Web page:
Of course Wayland is "the way forward" -- everyone recognizes that, and I'm not disputing it. Of course Xorg is "legacy." But that doesn't mean that either X.org is unmaintained or that anyone who continues to run Xorg for the next 5-10 years is a fool. Xorg will continue to receive bug fixes, performance optimizations, new hardware enablement and even some feature development during the transition.

            This is a MUCH larger and more expensive transition than anything we've gone through in the past. This is bigger than KMS. This is bigger than PulseAudio. This is bigger than systemd. Bigger than any change of filesystem from an older to a newer one.

            The world isn't black and white. Especially in the case of the Xorg to Wayland transition, it's going to be a long journey, not a sudden bump.

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            • #46
              Originally posted by birdie View Post

              Classic win32 applications worked blazingly fast under Windows NT 3.1 (released in 1993) and they continue to run that way under Windows 10 64 in 2020, i.e. 27 years later. Oh and don't get me started on RDP which was created around Win32 APIs and works a little bit like libX11 only way faster and more efficiently.

              On the other hand Wayland was designed solely to push bitmaps to the screen - this sounds almost like a bad joke to me. What a commendable initiative! Only that's not how Windows, MacOS X, iOS or Android work - all well established OSes with a proven track record. To be honest Android on the surface looks like Wayland only it has system wide drawing APIs which Wayland lacks in any shape or form. Skia could probably become its alternative for Linux but Skia alone is not sufficient (you need to render fonts as well). And Skia still pushes bitmaps and we're back to square one: a bitmap pushing protocol.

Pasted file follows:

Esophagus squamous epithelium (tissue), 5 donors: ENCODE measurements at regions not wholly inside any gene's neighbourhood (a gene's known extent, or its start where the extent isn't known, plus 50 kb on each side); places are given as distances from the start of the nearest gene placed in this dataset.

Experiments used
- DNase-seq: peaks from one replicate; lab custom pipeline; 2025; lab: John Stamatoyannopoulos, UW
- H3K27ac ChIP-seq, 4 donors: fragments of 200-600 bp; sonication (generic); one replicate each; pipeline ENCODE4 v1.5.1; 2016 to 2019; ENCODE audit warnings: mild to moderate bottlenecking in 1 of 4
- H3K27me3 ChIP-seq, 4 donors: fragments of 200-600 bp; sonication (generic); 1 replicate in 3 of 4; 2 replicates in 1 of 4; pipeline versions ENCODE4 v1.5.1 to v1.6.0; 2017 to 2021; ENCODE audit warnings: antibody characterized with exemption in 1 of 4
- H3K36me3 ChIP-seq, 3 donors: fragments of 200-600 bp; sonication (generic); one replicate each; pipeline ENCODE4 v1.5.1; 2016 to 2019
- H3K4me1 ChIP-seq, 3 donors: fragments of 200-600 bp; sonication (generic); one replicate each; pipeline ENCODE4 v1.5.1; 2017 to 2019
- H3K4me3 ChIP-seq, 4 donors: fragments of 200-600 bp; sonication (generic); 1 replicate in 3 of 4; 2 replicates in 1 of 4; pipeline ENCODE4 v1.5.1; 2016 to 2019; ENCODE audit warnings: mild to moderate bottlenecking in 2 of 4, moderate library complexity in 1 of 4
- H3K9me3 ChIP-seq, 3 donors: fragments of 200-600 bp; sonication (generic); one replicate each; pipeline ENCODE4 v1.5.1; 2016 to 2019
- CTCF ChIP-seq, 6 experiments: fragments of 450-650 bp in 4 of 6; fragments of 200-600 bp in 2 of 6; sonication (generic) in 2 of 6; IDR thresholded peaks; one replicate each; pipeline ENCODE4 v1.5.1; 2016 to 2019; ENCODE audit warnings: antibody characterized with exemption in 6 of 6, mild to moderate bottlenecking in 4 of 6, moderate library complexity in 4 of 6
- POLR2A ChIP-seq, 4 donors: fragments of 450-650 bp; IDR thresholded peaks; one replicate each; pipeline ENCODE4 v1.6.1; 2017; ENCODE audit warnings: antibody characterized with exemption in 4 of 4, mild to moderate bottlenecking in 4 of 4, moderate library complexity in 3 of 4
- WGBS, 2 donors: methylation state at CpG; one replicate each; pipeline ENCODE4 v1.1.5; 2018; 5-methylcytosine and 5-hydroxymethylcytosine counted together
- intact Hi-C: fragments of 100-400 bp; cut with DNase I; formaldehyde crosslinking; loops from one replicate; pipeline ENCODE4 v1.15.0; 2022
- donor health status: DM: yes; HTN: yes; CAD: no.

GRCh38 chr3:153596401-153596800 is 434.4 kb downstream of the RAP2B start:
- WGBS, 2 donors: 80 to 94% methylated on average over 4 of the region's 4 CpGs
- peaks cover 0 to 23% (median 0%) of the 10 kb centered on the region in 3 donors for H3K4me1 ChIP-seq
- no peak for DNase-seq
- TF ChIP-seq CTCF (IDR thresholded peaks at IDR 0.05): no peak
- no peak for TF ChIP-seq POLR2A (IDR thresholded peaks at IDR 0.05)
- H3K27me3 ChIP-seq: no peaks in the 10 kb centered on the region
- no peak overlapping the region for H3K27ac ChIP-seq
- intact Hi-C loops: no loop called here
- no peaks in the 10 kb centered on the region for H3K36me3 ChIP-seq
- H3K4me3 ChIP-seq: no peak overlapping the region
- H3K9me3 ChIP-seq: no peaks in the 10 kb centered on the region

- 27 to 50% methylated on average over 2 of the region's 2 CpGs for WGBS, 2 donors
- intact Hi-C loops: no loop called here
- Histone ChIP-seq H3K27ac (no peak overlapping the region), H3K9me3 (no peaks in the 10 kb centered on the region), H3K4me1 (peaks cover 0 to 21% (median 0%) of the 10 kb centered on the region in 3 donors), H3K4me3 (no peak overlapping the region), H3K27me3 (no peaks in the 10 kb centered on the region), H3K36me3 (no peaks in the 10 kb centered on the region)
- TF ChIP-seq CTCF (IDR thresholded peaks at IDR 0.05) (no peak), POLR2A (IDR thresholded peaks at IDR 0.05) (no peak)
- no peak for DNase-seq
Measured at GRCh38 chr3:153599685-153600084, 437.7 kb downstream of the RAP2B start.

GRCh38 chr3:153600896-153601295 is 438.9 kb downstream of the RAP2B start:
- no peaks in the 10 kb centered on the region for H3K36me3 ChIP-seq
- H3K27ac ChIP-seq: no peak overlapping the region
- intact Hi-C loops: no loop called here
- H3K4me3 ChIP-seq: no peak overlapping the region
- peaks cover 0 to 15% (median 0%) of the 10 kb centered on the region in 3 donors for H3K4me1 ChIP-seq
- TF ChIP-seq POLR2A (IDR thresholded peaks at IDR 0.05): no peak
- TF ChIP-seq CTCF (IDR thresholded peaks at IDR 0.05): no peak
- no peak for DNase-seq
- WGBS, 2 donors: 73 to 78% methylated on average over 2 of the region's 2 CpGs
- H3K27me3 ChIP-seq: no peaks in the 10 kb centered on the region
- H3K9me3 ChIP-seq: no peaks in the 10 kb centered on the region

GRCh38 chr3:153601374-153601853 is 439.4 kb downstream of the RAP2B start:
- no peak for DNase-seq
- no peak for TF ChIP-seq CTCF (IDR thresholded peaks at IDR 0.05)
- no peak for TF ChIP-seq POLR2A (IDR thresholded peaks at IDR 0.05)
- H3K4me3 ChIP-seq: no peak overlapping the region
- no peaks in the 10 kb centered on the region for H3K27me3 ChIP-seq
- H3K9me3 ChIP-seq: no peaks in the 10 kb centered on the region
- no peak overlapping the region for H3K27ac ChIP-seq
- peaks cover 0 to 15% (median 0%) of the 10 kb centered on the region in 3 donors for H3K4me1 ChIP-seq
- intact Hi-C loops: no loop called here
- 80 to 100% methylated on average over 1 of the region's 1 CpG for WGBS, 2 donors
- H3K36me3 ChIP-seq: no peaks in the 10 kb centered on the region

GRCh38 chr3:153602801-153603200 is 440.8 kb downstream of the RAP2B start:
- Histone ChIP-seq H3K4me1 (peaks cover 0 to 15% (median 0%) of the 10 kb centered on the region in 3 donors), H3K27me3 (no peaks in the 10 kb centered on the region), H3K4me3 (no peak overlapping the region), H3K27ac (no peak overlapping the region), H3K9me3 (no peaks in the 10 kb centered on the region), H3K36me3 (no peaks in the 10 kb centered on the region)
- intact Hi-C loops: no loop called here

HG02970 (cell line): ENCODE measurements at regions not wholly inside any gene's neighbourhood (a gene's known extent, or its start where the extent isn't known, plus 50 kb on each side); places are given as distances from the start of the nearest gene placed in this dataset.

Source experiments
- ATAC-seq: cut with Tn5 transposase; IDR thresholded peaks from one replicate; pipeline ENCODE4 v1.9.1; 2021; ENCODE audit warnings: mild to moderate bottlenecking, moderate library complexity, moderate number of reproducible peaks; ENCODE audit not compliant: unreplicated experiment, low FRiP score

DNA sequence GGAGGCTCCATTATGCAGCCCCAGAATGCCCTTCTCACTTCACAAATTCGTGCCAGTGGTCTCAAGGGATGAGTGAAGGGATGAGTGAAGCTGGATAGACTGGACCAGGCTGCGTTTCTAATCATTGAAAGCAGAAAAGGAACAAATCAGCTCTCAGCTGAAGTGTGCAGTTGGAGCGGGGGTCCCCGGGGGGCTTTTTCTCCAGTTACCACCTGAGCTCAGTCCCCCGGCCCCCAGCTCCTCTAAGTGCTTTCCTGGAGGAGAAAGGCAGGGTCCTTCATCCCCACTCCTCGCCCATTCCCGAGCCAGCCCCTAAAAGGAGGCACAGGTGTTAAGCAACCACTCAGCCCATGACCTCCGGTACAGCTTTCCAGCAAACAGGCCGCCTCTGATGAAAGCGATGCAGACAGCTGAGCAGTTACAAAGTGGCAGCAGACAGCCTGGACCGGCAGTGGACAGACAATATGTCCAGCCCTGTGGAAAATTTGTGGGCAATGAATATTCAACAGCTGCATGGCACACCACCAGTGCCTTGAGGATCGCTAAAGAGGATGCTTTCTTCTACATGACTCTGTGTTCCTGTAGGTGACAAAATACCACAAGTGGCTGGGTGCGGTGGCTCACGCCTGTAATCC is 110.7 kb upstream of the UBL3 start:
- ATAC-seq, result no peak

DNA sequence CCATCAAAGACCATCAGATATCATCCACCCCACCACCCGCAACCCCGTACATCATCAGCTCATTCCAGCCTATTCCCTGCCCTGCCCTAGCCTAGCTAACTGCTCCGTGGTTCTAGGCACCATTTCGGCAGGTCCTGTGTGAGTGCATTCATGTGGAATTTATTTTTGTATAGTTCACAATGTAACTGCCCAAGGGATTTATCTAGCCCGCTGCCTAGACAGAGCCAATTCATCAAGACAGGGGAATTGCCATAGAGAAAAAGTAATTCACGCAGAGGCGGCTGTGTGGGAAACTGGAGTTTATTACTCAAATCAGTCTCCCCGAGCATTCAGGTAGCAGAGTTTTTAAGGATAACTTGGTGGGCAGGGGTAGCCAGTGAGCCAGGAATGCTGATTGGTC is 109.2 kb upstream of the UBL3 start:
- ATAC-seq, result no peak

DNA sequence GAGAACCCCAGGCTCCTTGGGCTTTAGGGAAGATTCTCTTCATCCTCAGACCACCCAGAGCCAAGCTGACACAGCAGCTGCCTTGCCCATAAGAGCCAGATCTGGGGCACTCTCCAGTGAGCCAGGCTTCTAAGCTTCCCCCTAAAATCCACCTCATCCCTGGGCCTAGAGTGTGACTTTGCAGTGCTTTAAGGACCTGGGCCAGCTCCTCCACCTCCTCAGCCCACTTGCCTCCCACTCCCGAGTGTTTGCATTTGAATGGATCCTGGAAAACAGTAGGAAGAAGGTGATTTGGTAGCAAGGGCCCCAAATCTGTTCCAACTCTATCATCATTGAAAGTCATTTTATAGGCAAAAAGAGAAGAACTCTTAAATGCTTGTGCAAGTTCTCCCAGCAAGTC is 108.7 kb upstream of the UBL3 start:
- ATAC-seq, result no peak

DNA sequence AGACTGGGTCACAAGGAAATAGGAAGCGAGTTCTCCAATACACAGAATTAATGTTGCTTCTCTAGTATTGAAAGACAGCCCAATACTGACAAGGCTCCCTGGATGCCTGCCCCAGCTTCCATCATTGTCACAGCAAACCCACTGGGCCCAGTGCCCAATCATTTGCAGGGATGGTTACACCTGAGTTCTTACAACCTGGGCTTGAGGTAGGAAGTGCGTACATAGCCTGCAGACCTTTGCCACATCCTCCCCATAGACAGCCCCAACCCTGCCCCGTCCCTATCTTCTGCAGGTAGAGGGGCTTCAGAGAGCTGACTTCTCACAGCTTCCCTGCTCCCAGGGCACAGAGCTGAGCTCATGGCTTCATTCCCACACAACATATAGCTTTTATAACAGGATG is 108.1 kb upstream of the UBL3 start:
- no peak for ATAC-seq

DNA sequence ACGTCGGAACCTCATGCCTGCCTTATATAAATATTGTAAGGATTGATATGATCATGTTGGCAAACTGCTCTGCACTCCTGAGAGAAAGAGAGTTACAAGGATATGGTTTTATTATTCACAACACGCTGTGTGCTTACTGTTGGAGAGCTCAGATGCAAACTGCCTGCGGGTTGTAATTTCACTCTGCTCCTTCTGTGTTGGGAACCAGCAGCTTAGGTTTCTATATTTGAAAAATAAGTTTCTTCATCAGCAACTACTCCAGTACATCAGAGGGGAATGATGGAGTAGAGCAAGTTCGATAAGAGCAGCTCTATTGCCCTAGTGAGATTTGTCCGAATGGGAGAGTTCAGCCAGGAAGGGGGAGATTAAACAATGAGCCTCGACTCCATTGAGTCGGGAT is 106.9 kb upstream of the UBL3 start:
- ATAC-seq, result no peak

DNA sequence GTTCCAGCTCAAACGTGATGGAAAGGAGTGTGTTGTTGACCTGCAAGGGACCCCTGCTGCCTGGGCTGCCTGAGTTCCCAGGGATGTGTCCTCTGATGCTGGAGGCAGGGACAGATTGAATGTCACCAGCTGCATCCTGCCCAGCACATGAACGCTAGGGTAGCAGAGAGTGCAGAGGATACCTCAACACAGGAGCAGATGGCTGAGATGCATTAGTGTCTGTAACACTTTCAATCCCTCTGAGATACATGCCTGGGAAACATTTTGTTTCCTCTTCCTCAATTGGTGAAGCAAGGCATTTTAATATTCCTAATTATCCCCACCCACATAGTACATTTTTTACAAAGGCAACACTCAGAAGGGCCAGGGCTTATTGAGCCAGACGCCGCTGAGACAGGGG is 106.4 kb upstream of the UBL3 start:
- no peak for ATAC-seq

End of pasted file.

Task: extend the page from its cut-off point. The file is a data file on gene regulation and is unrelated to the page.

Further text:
The macOS, iOS and Android compositors don't have drawing APIs either. You don't even talk directly to their compositors, you talk through the platform level toolkit, which handles drawing.

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              • #47
                Originally posted by birdie View Post

                A brilliant comment however you've identified the biggest Microsoft's strength. They didn't release Windows Vista/7 WDDM stacks in a half broken state. Everything worked though sometimes people struggled with compatibility because vendors refused/or were slow to release new graphics drivers. In Linux however, a new graphics stack is being foisted on users even without offering 100% compatibility with all the existing X11 applications and sometimes extremely serious performance issues.
                So, you're saying Fedora is the only Linux distribution? What a pathetic troll you are. FYI Vista was released being unfinished piece of crap.

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                • #48
                  Originally posted by Britoid View Post